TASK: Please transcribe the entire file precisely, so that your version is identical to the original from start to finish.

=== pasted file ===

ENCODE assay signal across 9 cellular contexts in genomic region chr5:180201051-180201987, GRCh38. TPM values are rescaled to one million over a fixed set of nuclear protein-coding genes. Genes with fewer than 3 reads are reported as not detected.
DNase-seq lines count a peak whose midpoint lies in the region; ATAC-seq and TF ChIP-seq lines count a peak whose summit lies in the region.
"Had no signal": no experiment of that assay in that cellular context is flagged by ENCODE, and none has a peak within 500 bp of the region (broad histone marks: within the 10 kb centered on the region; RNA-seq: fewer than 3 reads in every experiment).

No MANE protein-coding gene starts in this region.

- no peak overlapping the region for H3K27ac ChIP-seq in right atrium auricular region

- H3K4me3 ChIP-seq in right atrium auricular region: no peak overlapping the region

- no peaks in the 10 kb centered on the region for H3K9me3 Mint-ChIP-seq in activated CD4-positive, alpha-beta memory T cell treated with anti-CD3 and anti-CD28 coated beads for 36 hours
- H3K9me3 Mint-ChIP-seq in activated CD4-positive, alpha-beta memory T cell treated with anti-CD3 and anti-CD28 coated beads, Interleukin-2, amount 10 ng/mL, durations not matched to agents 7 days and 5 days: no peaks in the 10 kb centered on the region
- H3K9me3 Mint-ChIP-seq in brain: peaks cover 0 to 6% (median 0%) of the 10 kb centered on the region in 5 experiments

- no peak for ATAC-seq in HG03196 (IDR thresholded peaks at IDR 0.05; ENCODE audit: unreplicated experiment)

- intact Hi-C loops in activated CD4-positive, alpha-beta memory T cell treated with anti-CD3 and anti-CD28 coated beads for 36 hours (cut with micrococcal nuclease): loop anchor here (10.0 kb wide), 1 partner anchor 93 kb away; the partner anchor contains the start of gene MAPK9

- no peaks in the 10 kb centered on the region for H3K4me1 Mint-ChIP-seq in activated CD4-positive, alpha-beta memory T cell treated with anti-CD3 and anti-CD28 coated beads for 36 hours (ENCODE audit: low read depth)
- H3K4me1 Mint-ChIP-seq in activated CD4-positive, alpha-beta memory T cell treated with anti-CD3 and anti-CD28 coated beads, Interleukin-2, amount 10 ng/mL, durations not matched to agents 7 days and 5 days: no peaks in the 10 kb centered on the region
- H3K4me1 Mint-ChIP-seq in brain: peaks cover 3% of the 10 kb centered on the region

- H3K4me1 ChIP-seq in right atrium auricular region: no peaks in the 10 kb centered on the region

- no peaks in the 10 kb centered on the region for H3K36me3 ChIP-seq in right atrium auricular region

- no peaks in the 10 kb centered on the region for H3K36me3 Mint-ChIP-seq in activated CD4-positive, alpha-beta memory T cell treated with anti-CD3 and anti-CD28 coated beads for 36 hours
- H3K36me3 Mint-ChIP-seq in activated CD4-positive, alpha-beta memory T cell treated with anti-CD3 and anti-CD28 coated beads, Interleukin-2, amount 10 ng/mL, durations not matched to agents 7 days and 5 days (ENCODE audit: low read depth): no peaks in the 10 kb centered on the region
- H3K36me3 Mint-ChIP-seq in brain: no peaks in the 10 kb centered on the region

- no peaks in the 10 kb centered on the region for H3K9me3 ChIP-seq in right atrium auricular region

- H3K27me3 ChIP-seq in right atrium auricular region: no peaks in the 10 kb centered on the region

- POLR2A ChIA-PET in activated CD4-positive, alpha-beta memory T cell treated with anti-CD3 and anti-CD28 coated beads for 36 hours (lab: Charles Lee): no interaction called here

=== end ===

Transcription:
ENCODE assay signal across 9 cellular contexts in genomic region chr5:180201051-180201987, GRCh38. TPM values are rescaled to one million over a fixed set of nuclear protein-coding genes. Genes with fewer than 3 reads are reported as not detected.
DNase-seq lines count a peak whose midpoint lies in the region; ATAC-seq and TF ChIP-seq lines count a peak whose summit lies in the region.
"Had no signal": no experiment of that assay in that cellular context is flagged by ENCODE, and none has a peak within 500 bp of the region (broad histone marks: within the 10 kb centered on the region; RNA-seq: fewer than 3 reads in every experiment).

No MANE protein-coding gene starts in this region.

- no peak overlapping the region for H3K27ac ChIP-seq in right atrium auricular region

- H3K4me3 ChIP-seq in right atrium auricular region: no peak overlapping the region

- no peaks in the 10 kb centered on the region for H3K9me3 Mint-ChIP-seq in activated CD4-positive, alpha-beta memory T cell treated with anti-CD3 and anti-CD28 coated beads for 36 hours
- H3K9me3 Mint-ChIP-seq in activated CD4-positive, alpha-beta memory T cell treated with anti-CD3 and anti-CD28 coated beads, Interleukin-2, amount 10 ng/mL, durations not matched to agents 7 days and 5 days: no peaks in the 10 kb centered on the region
- H3K9me3 Mint-ChIP-seq in brain: peaks cover 0 to 6% (median 0%) of the 10 kb centered on the region in 5 experiments

- no peak for ATAC-seq in HG03196 (IDR thresholded peaks at IDR 0.05; ENCODE audit: unreplicated experiment)

- intact Hi-C loops in activated CD4-positive, alpha-beta memory T cell treated with anti-CD3 and anti-CD28 coated beads for 36 hours (cut with micrococcal nuclease): loop anchor here (10.0 kb wide), 1 partner anchor 93 kb away; the partner anchor contains the start of gene MAPK9

- no peaks in the 10 kb centered on the region for H3K4me1 Mint-ChIP-seq in activated CD4-positive, alpha-beta memory T cell treated with anti-CD3 and anti-CD28 coated beads for 36 hours (ENCODE audit: low read depth)
- H3K4me1 Mint-ChIP-seq in activated CD4-positive, alpha-beta memory T cell treated with anti-CD3 and anti-CD28 coated beads, Interleukin-2, amount 10 ng/mL, durations not matched to agents 7 days and 5 days: no peaks in the 10 kb centered on the region
- H3K4me1 Mint-ChIP-seq in brain: peaks cover 3% of the 10 kb centered on the region

- H3K4me1 ChIP-seq in right atrium auricular region: no peaks in the 10 kb centered on the region

- no peaks in the 10 kb centered on the region for H3K36me3 ChIP-seq in right atrium auricular region

- no peaks in the 10 kb centered on the region for H3K36me3 Mint-ChIP-seq in activated CD4-positive, alpha-beta memory T cell treated with anti-CD3 and anti-CD28 coated beads for 36 hours
- H3K36me3 Mint-ChIP-seq in activated CD4-positive, alpha-beta memory T cell treated with anti-CD3 and anti-CD28 coated beads, Interleukin-2, amount 10 ng/mL, durations not matched to agents 7 days and 5 days (ENCODE audit: low read depth): no peaks in the 10 kb centered on the region
- H3K36me3 Mint-ChIP-seq in brain: no peaks in the 10 kb centered on the region

- no peaks in the 10 kb centered on the region for H3K9me3 ChIP-seq in right atrium auricular region

- H3K27me3 ChIP-seq in right atrium auricular region: no peaks in the 10 kb centered on the region

- POLR2A ChIA-PET in activated CD4-positive, alpha-beta memory T cell treated with anti-CD3 and anti-CD28 coated beads for 36 hours (lab: Charles Lee): no interaction called here